I decided to write about the two first generation immigrant novels because I felt that as a woman and a first generation immigrant, I could in a way identify with the protagonists and respond to the problems raised by both authors.
The authors, sharing the common cultural space, also share similar experiences and face similar problems. Coming from quite different backgrounds they might have more in common than it would seem at a first glance.
In the age of globalization migration has become a world wide issue. Its problems spread from traditionally immigrant countries, like the United States and Canada to Europe. Refugees from the Third World countries fill the pages of magazines and cannot be ignored in cities throughout the world. In this paper I would like to see what problems are raised, what are similarities or differences between the ideas represented in the novels and how autobiographical features influenced the writing.
Jasmine is a novel about a 24-year old widow who fled India after her husband was killed by Sikh militarists. She is an illegal immigrant to the United States. She is pregnant and lives in Iowa with a banker who was shot and crippled by a farmer. Before that she worked as an au-pair in an American family in New York.
The story is told in flashbacks, sometimes it is a kind of dialogue with her American friends, when we get their reaction, for example on p. 40, when we get Wylie’s reaction to Jasmine’s mother’s having tried to get rid of the fetus, or on p. 61, when Taylor reacts by saying: “I couldn’t live in a world like yours”.
Jasmine was a fighter and adapter from childhood on. When she says on p. 51 “I want to be a doctor” she already is “mad” and rebellious – not conforming to her reality. When she protects the village women from the mad dog which attacked them and saves everybody, her grandmother, who represents the traditional Indian worldview is dissatisfied. “All it means is that God doesn’t think you’re ready for salvation. Individual efforts count for nothing” (p.57).
Jasmine is developing of a village girl from Punjab into an American girl. For her, being an American means taking an initiative, taking her destiny into her hands and not letting others decide for her.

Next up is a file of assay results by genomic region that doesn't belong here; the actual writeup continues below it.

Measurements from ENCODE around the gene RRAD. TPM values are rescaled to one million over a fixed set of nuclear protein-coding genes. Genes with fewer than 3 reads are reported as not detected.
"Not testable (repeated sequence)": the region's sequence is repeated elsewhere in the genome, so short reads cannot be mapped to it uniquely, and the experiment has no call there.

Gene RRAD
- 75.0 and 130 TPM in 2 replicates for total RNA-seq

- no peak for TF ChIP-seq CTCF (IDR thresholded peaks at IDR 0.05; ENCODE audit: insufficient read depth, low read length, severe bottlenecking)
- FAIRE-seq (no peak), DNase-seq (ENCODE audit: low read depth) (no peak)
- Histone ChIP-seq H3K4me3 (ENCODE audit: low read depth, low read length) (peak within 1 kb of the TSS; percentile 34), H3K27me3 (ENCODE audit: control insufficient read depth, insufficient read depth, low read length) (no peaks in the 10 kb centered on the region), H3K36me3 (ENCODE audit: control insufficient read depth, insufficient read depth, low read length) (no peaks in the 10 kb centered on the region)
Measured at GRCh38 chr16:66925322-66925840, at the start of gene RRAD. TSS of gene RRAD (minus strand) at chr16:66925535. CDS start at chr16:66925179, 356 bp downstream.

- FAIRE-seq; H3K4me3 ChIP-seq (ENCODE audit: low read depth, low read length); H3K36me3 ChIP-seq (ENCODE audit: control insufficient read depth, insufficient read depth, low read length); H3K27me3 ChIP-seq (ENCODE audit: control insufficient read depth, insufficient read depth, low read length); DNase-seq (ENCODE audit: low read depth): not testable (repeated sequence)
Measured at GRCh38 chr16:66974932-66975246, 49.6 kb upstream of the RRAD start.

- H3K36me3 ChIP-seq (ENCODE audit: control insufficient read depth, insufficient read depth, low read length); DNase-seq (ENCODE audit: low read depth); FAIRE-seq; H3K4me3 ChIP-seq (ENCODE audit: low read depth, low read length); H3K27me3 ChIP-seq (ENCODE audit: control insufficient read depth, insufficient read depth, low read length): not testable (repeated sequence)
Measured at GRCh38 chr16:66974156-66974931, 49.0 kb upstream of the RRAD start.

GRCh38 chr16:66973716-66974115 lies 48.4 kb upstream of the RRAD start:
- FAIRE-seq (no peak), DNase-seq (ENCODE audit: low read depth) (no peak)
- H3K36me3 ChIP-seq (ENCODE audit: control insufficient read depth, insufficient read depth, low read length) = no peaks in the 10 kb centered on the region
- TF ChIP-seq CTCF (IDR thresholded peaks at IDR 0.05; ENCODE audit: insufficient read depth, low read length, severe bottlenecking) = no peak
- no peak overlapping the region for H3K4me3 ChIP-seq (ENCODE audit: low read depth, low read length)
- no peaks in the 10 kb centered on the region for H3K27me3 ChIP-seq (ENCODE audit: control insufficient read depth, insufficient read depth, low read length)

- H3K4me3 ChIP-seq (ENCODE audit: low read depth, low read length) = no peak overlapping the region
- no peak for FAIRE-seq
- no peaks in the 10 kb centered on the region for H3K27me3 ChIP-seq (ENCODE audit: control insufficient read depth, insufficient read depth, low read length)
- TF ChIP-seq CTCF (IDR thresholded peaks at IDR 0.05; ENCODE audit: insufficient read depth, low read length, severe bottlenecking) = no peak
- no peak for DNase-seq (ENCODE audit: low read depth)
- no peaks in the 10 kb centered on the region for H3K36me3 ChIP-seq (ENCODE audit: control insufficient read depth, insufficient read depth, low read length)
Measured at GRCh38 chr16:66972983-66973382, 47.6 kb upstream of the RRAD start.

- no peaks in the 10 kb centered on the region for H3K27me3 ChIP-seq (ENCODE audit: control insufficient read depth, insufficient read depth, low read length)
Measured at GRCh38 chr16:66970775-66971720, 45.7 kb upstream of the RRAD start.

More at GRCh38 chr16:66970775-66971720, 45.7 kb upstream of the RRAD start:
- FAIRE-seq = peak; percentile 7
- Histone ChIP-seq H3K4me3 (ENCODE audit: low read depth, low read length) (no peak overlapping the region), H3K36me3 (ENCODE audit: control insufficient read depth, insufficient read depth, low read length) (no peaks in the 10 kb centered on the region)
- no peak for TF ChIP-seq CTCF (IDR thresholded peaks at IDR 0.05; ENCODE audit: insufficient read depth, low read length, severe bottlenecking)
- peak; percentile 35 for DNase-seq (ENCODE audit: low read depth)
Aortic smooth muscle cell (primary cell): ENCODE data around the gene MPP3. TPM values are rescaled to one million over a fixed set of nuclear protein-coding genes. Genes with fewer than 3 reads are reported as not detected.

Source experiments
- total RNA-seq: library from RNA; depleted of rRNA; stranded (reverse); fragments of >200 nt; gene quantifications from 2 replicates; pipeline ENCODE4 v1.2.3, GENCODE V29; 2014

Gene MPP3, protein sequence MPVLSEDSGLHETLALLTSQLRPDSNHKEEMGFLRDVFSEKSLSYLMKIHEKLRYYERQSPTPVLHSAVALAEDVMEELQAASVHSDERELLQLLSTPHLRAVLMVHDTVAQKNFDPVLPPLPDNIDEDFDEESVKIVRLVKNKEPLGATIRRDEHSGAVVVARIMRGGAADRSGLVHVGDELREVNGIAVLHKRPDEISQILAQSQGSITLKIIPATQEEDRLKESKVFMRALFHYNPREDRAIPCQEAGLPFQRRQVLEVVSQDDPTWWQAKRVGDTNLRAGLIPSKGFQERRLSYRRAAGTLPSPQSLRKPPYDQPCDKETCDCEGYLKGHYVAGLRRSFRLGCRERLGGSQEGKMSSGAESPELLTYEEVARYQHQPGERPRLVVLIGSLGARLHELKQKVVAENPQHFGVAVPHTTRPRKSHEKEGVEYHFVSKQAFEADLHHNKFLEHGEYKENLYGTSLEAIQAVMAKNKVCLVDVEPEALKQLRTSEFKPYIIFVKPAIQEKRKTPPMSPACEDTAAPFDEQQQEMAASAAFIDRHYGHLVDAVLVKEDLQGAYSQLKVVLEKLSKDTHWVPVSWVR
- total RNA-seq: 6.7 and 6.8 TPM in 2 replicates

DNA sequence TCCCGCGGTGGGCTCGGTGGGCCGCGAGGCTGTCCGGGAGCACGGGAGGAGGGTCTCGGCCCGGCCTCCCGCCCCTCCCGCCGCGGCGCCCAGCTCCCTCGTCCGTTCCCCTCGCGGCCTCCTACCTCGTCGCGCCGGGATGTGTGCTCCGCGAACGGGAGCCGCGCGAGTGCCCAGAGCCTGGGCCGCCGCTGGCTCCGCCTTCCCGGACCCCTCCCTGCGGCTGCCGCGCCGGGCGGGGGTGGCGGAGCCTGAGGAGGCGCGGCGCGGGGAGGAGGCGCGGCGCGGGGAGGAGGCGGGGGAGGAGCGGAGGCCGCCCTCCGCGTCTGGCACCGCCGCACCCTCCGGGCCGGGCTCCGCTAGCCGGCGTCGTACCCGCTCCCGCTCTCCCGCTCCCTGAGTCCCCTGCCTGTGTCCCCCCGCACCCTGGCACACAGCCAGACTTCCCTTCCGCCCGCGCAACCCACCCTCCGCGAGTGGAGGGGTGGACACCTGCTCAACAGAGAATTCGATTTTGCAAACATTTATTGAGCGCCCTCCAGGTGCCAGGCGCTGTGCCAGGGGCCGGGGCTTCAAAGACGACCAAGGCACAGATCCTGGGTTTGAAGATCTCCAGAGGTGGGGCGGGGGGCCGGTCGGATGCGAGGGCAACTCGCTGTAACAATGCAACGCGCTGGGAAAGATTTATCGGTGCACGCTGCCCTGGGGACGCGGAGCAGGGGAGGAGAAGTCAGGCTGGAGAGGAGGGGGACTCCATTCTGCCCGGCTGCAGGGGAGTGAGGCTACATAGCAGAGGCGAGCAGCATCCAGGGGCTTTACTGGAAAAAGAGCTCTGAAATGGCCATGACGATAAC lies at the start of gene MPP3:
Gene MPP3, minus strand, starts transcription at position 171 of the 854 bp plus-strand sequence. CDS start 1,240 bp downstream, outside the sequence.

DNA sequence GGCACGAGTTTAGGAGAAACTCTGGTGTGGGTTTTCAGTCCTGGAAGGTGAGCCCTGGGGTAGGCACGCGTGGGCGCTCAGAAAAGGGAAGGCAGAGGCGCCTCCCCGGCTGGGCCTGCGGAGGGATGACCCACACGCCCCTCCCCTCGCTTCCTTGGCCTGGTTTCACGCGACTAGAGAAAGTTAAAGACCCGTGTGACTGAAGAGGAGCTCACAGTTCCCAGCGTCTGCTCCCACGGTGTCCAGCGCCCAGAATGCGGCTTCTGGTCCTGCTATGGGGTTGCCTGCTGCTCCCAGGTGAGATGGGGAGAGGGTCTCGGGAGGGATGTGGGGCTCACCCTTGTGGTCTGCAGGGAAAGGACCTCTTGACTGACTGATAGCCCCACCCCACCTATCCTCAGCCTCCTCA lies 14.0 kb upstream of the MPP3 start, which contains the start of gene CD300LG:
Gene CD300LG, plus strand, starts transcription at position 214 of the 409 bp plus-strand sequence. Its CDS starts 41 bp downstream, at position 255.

Her first change of identity/name she owes to her husband Prakash, who is a “modern man”. He changes her from Jyoti to Jasmine. He wanted to make her “a new kind of city woman” and “break off the past”. According to Leard: “Jyoti's romance… can indeed be seen not only as nontraditional but also as a subversive tactic against the established cultural norm. Her marriage is not only liberating but transforming as well.” In her article "We Murder Who We Were" Kristin Carter-Sanborn writes that Bud, Taylor and Prakash remake the narrator violently according to their fantasies by changing her name. “Change is predicated on pain wrought from without.”
I don’t think that changing comes from violence, because the changes are of positive nature: “Prakash had taken Jyoti and created Jasmine” (P. 97) so that she does not have to “crawl back to…feudalism (p.96).
Jasmine must complete Prakash’s mission and thanks to him she is reborn into her new life. The change in her is caused by her men but she welcomes it, they help create her new identity. “I changed because I wanted to. Taylor didn’t want to change me” (p.185). “Bud has changed my life. I am grateful” (p. 231)
Ability to change is what the Western world makes possible for her. It is very American, where “nothing lasts. …monuments are plastic, agreements are annuled” (p. 181). One can start from scratch and be reborn – nothing is final, even being a widow does not mean the life is over.